I disagree emphatically: there are indeed absolutes. Trick is, knowing what they are and how to apply them in a situation where I'm faced with competing absolutes. The situation doesn't change the abolutes, but rather presents a unique mix of their application... which can give one hives as one tries to sort it out. It's rough trying to work through the nuances while sipping a nice cup of coffee in front of my computer, it will be rough sorting it out in the mayhem of the moment, and unless I make exactly the right call at the time it will be rough as I rehash it millions of times afterwards.
Originally Posted by SIGguy229
I'm absolutely supposed to protect the innocent.
I'm also absolutely supposed to protect and provide for my family.
It seems in general terms that by my being 'assigned' specifically to them, so to speak, protecting and providing for my family trumps protecting the poor Joe in the convenience store.
I agree with most of the posts here, which outline variations on the theme of "I'll do what I can if 1) it is very clear what is going down and 2) I can do so without putting my family at risk." And SigGuy229 is certainly right: I'm going to have to use my judgment in each situation - may we all do so wisely. And fast.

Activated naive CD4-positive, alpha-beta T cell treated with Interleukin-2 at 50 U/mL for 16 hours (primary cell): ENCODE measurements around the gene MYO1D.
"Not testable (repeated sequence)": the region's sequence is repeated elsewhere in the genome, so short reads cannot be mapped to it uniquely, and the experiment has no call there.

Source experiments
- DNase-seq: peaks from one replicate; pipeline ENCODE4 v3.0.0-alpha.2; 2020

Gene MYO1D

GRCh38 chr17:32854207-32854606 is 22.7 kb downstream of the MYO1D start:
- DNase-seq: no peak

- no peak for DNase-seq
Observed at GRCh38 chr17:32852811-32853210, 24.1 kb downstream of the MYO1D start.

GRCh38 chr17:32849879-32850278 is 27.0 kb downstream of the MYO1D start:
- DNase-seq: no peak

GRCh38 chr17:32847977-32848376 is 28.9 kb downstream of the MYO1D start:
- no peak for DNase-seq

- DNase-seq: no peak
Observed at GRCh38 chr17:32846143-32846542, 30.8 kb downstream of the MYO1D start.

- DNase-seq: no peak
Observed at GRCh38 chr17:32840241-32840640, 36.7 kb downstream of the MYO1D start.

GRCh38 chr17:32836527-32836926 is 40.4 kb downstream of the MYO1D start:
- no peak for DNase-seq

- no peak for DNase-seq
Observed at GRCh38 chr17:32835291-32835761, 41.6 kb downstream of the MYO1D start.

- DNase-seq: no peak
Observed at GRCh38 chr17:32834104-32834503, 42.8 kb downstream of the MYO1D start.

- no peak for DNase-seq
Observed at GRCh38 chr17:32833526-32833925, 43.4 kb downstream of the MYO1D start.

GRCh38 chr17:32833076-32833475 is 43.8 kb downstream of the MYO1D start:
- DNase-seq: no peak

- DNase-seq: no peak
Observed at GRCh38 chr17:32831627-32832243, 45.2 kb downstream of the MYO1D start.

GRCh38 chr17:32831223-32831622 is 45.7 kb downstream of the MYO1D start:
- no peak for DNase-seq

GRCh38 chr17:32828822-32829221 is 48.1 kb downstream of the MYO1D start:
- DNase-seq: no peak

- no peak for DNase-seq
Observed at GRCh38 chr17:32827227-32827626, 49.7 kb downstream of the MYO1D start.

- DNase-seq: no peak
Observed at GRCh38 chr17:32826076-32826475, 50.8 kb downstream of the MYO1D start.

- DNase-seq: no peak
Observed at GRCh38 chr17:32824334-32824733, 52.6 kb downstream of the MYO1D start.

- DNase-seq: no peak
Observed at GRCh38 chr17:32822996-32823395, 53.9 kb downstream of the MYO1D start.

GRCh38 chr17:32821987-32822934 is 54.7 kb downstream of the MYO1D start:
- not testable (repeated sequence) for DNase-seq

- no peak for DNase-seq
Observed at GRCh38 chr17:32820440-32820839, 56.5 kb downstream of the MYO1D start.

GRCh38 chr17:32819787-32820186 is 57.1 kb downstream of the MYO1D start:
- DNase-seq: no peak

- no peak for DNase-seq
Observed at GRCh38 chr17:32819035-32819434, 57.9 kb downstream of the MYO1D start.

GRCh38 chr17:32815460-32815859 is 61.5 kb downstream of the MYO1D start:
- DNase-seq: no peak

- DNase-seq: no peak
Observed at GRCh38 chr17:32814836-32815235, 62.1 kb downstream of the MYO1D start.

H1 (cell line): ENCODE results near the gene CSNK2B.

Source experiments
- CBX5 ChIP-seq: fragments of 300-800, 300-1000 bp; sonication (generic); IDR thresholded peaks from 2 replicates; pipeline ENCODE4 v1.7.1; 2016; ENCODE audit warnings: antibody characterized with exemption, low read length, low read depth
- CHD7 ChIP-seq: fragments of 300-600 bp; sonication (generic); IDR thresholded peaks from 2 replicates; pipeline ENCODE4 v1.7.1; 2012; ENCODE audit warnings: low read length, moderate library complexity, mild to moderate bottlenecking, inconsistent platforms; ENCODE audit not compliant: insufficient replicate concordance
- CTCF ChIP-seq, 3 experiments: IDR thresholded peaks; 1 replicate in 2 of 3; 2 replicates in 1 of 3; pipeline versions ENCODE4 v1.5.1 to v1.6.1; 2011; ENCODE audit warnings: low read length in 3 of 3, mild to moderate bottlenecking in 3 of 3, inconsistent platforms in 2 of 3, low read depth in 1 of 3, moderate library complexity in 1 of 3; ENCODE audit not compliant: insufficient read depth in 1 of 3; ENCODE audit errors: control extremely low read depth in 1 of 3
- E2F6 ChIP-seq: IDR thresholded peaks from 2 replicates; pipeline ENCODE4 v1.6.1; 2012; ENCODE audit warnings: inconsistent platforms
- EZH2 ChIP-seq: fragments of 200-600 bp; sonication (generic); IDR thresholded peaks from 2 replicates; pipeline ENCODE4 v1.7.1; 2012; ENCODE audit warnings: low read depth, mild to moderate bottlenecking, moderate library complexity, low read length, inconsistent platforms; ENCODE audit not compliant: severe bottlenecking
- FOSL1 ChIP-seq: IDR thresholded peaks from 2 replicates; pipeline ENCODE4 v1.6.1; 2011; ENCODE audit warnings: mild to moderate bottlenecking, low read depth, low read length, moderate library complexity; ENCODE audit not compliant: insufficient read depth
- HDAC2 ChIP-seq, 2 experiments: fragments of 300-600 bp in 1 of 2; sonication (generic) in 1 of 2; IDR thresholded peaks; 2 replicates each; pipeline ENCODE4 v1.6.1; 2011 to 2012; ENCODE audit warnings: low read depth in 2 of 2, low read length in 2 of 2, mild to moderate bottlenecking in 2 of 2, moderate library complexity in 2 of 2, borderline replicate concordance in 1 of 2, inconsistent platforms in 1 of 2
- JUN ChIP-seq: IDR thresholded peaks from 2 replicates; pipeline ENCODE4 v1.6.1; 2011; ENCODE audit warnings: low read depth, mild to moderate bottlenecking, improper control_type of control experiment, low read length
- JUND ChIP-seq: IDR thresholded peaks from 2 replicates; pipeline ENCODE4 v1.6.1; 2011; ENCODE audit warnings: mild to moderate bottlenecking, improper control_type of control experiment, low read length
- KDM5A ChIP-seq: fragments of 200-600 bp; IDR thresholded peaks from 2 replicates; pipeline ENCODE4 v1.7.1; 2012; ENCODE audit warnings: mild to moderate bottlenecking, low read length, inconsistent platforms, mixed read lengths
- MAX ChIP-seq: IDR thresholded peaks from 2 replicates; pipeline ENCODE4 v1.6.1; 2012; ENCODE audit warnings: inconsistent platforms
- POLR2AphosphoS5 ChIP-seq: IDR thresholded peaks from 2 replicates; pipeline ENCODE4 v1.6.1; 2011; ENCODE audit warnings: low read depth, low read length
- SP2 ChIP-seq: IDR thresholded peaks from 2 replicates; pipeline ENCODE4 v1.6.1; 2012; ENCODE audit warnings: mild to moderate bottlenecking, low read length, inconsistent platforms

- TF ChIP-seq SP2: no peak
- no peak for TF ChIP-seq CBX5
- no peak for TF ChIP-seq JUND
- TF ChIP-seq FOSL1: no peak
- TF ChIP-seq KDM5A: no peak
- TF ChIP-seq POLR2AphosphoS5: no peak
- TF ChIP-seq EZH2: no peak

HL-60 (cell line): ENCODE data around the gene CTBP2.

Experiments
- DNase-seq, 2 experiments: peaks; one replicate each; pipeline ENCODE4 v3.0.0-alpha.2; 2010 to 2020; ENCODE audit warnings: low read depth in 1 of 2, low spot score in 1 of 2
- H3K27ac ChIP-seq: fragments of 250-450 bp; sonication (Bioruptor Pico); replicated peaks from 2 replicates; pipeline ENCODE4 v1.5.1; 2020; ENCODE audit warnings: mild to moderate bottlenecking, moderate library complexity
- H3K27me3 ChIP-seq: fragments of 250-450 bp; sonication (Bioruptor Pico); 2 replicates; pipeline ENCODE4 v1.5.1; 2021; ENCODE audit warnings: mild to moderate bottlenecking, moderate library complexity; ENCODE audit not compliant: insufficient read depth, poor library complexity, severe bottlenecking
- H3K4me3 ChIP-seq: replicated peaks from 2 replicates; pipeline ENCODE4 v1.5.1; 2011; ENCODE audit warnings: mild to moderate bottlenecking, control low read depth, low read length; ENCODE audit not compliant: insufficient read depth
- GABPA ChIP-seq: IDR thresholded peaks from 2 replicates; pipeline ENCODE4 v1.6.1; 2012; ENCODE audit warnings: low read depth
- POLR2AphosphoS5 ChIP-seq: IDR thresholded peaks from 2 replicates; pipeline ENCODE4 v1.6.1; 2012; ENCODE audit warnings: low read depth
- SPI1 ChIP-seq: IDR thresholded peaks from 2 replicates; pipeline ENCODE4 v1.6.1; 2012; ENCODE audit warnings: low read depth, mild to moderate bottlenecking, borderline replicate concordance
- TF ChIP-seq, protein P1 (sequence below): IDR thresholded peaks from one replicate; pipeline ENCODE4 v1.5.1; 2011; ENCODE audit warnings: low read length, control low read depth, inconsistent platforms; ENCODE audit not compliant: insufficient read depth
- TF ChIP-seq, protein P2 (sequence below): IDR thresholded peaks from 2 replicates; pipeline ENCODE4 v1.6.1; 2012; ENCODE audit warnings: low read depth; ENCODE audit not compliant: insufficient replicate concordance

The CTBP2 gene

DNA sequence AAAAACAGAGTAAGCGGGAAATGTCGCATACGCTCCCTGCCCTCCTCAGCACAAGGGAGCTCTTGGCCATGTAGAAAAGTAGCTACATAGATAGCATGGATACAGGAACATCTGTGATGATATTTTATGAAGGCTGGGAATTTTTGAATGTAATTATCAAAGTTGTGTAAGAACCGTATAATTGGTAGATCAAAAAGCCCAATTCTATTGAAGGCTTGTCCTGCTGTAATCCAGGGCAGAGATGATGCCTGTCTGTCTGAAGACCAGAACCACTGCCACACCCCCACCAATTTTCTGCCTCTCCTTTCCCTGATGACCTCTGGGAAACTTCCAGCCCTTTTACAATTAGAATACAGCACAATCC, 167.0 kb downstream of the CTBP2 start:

I also see that even if I'm not injured, and EVEN IF IT IS COMPLTETLY RIGHTEOUS, my actions can certainly bring my family to financial ruin by my being in jail, losing my job, and having to pay legal fees for the rest of my life. This violates the "provide for family" part, and should I lose my carry permit would harm my ability to protect them. So I'm inclinded to be pretty cautious about stepping in. Thank God I stay out of areas/situations where I might have had to make such a decision. I guess that's a decision of it's own.
Now let me rehash that a few million times...
December 14th, 2008 09:01 PM
My rule is "It is not my problem until it becomes my problem".
Actimmy, I am sorry you feel the way you do. To each their own.
Walking into an incident under way (READ - it started before you got there) and taking action it foolhardy at best. Here is an example for you.
You hear a sickening smack. You turn and you see a man hit a woman...HARD. She gets knocked back onto the ground. The man pulls a gun and aims it at her as she starts to get up. What do you do?
Did you just decide to pull your gun and shoot the man?
Did you see the knife that the woman was holding in her hand, and the trickle of blood coming from the mans throat before you placed three in his chest? Did you know that this woman watched the guy cash in $1000.00 in lottery tickets at the gas station on the corner? Did you know that she came up behind him, placed the knife against his throat and told him to give up the money?
No. You heard a noise, you saw a man hit a woman to the ground and pull a gun. You saw a fellow CC defending his life, and you shot him.
That is my biggest fear of CC with the lack of training that some states require. Being shot by another when I am defending my life because the other person, with good intentions, did not know what was going on and shot the guy with the upper hand.
Here is another for ya,